Thank God for Facebook.



I will be the first to tell you that I am addicted to social media.

The first step is admitting you have a problem though, right?

I am a huge fan of social media. I studied communications in college and social media was something that we discussed, researched and learned about in nearly all of my communications classes. Additionally, I am part of a generation that came of age during the advent and mass acceptance of social media.

I remember when Facebook first became a thing. I was living in Hawaii for YWAM and getting ready to move to Cambodia. I had already moved away and disconnected with all of my friends from back home in Washington and was preparing to do the same with my new-found friends who were from all over the world and were getting ready to head to places all over the world for the next couple of months. I thought it was the coolest thing to be able to stay connected to those people, no matter where they were or where I ended up.

I had very overprotective parents and the internet had only barely arrived in Cambodia at that time. We still had to go to internet cafes to check emails and place awkwardly timed phone calls to loved ones back home.

I wasn’t able to take advantage of social media and all it had to offer until I was a junior in high school. In retrospect, I am grateful for that. I have a lot less stupid, awkward or just plain weird stuff pop up on my page from years and years ago. (This being an exception).

I think social media, in most of its forms, is an incredibly valuable tool. I love how it can be used to transform businesses and lives. It makes the world a much smaller place and I am appreciative of that.

For better or worse, it has revolutionized the communications sectors. I’m referring to my career focuses: journalism and marketing. In some ways, that’s long overdue and much needed.

For journalism, we are able to hear from so many more voices on so many subjects. These ranges of voices give us the opportunity for diverse perspectives, but we don’t often take advantage of that. We can hear from anyone located anywhere in the world on nearly any subject, but we often stick to the same voices that, unfortunately, reinforce our worldview. Additionally, the cacophony of voices sometimes makes it hard to find the truth as well, look at the reddit Boston Bomber situation for proof of that.

The idea of “going viral” has brought a sharp change to marketing as well. It’s been cool to see marketing look both more natural and more targeted, but that is also super scary. Social media has absolutely blurred so many of the lines when it comes to branding ethics and the idea of being paid to post.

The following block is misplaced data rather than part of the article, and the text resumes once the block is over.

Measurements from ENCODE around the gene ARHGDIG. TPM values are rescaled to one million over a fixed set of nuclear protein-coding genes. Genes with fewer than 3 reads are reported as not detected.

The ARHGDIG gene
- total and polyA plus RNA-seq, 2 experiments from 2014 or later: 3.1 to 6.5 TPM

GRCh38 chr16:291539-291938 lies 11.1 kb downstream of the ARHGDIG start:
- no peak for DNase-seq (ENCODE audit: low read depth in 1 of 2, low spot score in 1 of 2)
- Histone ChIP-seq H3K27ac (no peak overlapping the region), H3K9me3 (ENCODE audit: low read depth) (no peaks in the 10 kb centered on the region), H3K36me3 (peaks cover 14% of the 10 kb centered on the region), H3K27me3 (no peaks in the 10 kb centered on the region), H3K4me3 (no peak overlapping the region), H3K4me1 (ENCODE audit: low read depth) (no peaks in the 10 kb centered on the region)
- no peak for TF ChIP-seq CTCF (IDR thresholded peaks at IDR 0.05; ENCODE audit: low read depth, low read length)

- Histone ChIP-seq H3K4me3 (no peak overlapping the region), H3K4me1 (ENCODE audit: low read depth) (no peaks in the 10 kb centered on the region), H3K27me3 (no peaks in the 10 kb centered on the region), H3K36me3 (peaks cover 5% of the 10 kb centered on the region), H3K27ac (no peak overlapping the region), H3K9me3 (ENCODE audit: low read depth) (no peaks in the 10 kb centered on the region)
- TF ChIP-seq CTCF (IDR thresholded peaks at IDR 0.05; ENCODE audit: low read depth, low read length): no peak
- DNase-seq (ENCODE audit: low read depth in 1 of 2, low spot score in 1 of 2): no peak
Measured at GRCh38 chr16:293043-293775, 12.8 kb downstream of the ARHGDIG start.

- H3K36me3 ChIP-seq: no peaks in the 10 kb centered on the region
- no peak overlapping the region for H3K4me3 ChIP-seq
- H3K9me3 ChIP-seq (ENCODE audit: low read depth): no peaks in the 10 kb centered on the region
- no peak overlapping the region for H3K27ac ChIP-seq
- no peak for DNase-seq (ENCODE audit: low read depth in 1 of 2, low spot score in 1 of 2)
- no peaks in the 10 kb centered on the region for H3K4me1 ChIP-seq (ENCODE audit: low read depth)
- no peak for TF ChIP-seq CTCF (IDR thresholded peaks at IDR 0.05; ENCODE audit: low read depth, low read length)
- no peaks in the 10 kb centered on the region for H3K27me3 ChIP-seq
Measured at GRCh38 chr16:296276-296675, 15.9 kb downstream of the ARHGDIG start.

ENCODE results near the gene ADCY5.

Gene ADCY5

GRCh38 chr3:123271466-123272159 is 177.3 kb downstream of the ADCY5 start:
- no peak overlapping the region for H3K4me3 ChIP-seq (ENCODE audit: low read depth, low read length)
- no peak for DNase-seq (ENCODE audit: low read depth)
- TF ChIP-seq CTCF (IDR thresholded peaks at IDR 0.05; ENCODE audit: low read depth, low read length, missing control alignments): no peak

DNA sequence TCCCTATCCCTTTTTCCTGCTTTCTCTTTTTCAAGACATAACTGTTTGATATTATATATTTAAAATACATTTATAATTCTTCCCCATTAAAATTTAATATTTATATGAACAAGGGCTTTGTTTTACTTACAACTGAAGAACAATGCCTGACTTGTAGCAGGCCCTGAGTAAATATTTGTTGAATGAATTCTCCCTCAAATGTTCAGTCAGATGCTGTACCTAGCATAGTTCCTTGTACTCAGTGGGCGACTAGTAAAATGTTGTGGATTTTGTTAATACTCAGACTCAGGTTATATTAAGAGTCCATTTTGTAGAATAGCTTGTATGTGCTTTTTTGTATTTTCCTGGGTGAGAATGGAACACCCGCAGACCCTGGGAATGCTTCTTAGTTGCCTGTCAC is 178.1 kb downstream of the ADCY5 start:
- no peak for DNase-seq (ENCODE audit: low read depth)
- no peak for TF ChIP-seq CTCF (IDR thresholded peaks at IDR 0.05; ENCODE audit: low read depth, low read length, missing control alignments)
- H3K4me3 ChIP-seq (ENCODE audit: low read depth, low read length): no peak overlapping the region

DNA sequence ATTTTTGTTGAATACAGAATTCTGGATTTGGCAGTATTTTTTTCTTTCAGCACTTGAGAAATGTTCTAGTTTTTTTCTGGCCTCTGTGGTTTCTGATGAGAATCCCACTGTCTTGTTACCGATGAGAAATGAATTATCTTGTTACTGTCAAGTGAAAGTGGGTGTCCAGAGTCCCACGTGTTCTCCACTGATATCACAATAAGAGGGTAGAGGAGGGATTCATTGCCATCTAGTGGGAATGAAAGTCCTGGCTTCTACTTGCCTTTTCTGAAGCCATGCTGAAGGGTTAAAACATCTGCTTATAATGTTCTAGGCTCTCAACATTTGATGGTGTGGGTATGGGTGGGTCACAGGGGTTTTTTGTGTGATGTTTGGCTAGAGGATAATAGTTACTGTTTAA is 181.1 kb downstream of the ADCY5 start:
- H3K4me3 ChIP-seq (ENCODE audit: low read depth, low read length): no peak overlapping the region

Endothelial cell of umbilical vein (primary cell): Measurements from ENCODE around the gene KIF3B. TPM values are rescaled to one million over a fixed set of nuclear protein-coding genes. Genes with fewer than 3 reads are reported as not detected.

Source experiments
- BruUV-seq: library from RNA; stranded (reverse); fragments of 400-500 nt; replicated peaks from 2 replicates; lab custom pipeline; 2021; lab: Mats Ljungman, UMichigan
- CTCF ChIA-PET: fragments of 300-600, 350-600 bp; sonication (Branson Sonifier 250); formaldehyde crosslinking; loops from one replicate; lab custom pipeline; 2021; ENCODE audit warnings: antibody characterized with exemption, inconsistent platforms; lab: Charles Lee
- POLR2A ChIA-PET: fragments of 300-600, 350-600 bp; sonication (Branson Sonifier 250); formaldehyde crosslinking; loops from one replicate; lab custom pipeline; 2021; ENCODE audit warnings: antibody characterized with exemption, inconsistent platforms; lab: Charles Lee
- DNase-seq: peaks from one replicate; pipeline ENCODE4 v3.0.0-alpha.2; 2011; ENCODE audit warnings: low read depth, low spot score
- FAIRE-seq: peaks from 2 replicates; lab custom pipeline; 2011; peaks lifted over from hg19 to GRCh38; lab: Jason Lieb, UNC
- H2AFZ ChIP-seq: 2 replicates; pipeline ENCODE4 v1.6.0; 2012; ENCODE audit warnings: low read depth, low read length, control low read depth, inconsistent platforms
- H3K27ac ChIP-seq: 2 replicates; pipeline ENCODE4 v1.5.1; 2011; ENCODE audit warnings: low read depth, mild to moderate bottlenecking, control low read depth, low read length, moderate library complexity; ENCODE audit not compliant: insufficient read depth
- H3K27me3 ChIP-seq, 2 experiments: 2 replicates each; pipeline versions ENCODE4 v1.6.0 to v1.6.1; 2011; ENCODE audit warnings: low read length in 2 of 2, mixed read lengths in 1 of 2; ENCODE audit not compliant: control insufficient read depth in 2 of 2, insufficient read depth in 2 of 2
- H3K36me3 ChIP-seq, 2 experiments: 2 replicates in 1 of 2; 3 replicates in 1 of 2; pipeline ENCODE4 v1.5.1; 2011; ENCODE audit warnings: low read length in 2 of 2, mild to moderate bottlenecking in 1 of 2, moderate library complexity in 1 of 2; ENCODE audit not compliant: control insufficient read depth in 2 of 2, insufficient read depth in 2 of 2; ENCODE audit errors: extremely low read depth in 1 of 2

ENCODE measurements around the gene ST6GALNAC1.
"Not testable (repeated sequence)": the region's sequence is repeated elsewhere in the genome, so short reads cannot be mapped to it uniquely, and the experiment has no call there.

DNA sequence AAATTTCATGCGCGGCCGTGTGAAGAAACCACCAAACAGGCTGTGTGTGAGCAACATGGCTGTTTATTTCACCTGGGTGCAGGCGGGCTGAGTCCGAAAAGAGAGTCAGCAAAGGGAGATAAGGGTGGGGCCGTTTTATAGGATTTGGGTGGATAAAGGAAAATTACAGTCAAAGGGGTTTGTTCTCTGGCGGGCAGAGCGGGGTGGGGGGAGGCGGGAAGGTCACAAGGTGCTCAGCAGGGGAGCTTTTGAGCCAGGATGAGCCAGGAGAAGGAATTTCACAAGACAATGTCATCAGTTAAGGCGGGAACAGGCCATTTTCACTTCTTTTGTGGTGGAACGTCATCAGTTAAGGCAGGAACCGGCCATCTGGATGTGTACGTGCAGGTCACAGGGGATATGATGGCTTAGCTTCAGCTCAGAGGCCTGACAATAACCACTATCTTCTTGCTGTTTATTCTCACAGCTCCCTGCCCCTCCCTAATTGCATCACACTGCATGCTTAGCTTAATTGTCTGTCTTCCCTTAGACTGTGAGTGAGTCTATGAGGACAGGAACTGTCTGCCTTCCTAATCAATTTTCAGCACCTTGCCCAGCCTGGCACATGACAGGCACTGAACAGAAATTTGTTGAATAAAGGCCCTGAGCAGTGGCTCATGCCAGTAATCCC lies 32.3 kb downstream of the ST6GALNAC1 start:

Getting to the point, I have a love/kind of frustrated with relationship with social media and I decided to give it up for a week. For me, this was about seeing if my life was all that different without it and focusing on “being in the moment” or something like that.

I didn’t want to make some announcement across my platforms letting people know that I was doing it. Firstly because I really don’t have enough followers for that to be relevant, secondly because I just wanted to walk away and see what would happen. I deleted Facebook, twitter, snapchat, and vine from my phone and iPad and I installed an internet extension on my computer called “cold turkey” that would block those platforms (and a few other time-wasters, I’m looking at you buzzfeed) from my computer for a week.

Cold turkey was irreversible. The way it works is you say what you want it to block and for how long and it asks if you’re sure, then it blocks it. It’s very simple, but you can’t get around it (which I found out the hard way when I realized it had also blocked Netflix from my computer).

The first thing that happened was that Facebook sent me an email checking in on me. They let me know that I had over 25 notifications after just a couple of days, which is ridiculous.

The other thing that happened, that you probably gathered from the title of this piece, is that I failed. I didn’t make it a week. In the end, Instagram is what broke me, but I was still able to learn a lot from the experience and the process of failing.

I went on a hike last week and ran into some guys who were also hiking, we kept passing each other and I was snapping pics with my camera. When I started to head down the mountain, they asked if I was on Instagram because they wanted to see some of my pictures. They looked me up and followed me right there. I realized that I felt like I was being rude if I didn’t follow them back. This social norm has now been engrained in me. I reinstalled the app, posted a shot from the hike and followed both guys back.

I held out from Facebook for a couple more days, but it was a similar experience that put me back on, same with snapchat. Maybe I am too dependent on social media, but after this experience, I’m not entirely convinced that that is the worst thing in the world. I think it has become an added way to experience the world.

There are obviously ways that it has the potential to be a distraction, I want to strive to be present and fully experience the life I am living, but social media has largely become another way for me to do that. I am able to interact with and be a part of the lives of friends in Spokane, Cambodia and around the world, for that I am incredibly grateful.

What I’m taking away from this experience is that I don’t want to be the kind of person who is only able to “do it for the vine” (or the ‘gram if you prefer). I want to be intentional with what I share on social media. Hopefully, the kind of person that I am on social media reflects the kind of person I aspire to be and actually am. Social media is an amazing tool and a way to share life, but it shouldn’t be a reason for experiencing life or for living it.




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